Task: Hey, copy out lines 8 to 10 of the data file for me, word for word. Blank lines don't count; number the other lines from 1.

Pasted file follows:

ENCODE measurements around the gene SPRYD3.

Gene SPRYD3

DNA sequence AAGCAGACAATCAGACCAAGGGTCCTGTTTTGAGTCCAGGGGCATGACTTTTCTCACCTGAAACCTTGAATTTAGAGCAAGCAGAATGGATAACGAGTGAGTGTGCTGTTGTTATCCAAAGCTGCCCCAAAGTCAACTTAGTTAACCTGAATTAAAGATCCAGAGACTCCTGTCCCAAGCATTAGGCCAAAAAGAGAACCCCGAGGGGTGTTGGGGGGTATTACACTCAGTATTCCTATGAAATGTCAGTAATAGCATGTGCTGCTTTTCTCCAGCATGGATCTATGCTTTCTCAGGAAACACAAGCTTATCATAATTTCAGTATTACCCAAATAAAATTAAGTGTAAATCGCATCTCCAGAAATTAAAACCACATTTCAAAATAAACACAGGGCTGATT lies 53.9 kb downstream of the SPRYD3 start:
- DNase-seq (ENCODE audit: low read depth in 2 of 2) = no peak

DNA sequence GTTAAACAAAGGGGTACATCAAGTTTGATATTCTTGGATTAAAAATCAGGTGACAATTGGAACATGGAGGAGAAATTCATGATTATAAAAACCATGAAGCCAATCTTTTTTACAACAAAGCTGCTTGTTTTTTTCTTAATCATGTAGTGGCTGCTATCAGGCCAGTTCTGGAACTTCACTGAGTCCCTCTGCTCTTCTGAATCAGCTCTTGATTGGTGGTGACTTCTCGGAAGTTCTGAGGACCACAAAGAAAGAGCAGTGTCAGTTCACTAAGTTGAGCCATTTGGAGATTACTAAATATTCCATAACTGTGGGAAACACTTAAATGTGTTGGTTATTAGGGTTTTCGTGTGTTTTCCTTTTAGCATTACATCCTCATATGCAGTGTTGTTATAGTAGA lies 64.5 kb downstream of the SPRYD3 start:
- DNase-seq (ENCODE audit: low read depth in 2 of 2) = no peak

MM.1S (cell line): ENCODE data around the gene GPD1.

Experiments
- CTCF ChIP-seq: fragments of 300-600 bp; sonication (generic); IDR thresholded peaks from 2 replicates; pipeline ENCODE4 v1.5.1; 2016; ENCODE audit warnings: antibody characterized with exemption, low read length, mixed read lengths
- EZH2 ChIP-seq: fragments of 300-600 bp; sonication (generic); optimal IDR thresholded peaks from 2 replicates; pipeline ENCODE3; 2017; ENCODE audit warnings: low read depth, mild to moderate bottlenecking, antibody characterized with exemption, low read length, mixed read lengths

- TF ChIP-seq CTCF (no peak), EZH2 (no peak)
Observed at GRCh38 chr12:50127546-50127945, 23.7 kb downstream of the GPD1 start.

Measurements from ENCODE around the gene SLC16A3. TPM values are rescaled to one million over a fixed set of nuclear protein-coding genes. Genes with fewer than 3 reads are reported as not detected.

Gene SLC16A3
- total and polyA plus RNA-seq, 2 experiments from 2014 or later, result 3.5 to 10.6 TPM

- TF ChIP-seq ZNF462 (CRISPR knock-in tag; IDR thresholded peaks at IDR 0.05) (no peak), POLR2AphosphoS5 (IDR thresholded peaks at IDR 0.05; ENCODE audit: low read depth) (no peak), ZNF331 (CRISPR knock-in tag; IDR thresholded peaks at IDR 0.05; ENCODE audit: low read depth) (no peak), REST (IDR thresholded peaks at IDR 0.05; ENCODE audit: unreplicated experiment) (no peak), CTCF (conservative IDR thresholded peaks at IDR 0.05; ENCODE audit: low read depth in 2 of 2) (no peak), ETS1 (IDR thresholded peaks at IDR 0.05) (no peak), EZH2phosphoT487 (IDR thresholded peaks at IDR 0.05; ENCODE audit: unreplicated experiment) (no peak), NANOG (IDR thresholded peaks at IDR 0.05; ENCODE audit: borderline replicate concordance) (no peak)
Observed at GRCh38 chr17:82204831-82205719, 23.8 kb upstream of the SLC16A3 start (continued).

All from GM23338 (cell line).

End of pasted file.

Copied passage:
Experiments
- CTCF ChIP-seq: fragments of 300-600 bp; sonication (generic); IDR thresholded peaks from 2 replicates; pipeline ENCODE4 v1.5.1; 2016; ENCODE audit warnings: antibody characterized with exemption, low read length, mixed read lengths
- EZH2 ChIP-seq: fragments of 300-600 bp; sonication (generic); optimal IDR thresholded peaks from 2 replicates; pipeline ENCODE3; 2017; ENCODE audit warnings: low read depth, mild to moderate bottlenecking, antibody characterized with exemption, low read length, mixed read lengths